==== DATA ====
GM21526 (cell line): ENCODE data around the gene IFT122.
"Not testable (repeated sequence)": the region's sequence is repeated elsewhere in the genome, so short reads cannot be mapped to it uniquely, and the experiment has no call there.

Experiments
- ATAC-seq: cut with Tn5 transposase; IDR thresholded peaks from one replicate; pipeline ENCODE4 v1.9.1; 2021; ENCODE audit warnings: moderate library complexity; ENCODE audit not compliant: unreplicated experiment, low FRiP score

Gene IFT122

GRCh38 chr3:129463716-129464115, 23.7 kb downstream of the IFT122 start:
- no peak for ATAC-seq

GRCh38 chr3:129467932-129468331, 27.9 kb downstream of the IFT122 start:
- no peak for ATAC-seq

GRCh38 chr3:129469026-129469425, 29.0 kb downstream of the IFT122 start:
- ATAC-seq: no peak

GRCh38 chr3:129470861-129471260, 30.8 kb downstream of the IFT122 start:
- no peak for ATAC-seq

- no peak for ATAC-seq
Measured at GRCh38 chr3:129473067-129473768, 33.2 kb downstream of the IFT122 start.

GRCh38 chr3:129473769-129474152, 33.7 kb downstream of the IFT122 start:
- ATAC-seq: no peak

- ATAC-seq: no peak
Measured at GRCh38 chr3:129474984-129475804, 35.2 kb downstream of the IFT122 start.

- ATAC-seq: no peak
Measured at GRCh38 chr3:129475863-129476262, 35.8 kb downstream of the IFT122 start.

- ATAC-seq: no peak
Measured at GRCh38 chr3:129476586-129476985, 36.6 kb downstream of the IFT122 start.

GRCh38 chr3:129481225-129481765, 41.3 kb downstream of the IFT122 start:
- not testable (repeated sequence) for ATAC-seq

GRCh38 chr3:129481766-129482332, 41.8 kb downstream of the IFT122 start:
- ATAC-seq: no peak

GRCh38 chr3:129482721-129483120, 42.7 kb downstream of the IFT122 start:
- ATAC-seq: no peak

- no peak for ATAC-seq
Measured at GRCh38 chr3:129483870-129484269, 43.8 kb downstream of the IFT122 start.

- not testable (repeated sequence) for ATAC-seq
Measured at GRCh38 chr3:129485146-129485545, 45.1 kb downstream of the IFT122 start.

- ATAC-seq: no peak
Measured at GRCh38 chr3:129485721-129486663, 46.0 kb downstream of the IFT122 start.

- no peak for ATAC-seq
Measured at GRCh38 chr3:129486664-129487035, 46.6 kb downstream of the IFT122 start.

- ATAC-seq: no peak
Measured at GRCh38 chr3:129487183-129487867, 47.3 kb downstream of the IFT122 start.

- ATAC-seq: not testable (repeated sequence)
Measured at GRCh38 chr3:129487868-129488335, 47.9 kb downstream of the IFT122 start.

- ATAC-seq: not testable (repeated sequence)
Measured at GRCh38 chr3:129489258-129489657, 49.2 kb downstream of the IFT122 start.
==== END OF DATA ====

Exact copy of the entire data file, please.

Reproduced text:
GM21526 (cell line): ENCODE data around the gene IFT122.
"Not testable (repeated sequence)": the region's sequence is repeated elsewhere in the genome, so short reads cannot be mapped to it uniquely, and the experiment has no call there.

Experiments
- ATAC-seq: cut with Tn5 transposase; IDR thresholded peaks from one replicate; pipeline ENCODE4 v1.9.1; 2021; ENCODE audit warnings: moderate library complexity; ENCODE audit not compliant: unreplicated experiment, low FRiP score

Gene IFT122

GRCh38 chr3:129463716-129464115, 23.7 kb downstream of the IFT122 start:
- no peak for ATAC-seq

GRCh38 chr3:129467932-129468331, 27.9 kb downstream of the IFT122 start:
- no peak for ATAC-seq

GRCh38 chr3:129469026-129469425, 29.0 kb downstream of the IFT122 start:
- ATAC-seq: no peak

GRCh38 chr3:129470861-129471260, 30.8 kb downstream of the IFT122 start:
- no peak for ATAC-seq

- no peak for ATAC-seq
Measured at GRCh38 chr3:129473067-129473768, 33.2 kb downstream of the IFT122 start.

GRCh38 chr3:129473769-129474152, 33.7 kb downstream of the IFT122 start:
- ATAC-seq: no peak

- ATAC-seq: no peak
Measured at GRCh38 chr3:129474984-129475804, 35.2 kb downstream of the IFT122 start.

- ATAC-seq: no peak
Measured at GRCh38 chr3:129475863-129476262, 35.8 kb downstream of the IFT122 start.

- ATAC-seq: no peak
Measured at GRCh38 chr3:129476586-129476985, 36.6 kb downstream of the IFT122 start.

GRCh38 chr3:129481225-129481765, 41.3 kb downstream of the IFT122 start:
- not testable (repeated sequence) for ATAC-seq

GRCh38 chr3:129481766-129482332, 41.8 kb downstream of the IFT122 start:
- ATAC-seq: no peak

GRCh38 chr3:129482721-129483120, 42.7 kb downstream of the IFT122 start:
- ATAC-seq: no peak

- no peak for ATAC-seq
Measured at GRCh38 chr3:129483870-129484269, 43.8 kb downstream of the IFT122 start.

- not testable (repeated sequence) for ATAC-seq
Measured at GRCh38 chr3:129485146-129485545, 45.1 kb downstream of the IFT122 start.

- ATAC-seq: no peak
Measured at GRCh38 chr3:129485721-129486663, 46.0 kb downstream of the IFT122 start.

- no peak for ATAC-seq
Measured at GRCh38 chr3:129486664-129487035, 46.6 kb downstream of the IFT122 start.

- ATAC-seq: no peak
Measured at GRCh38 chr3:129487183-129487867, 47.3 kb downstream of the IFT122 start.

- ATAC-seq: not testable (repeated sequence)
Measured at GRCh38 chr3:129487868-129488335, 47.9 kb downstream of the IFT122 start.

- ATAC-seq: not testable (repeated sequence)
Measured at GRCh38 chr3:129489258-129489657, 49.2 kb downstream of the IFT122 start.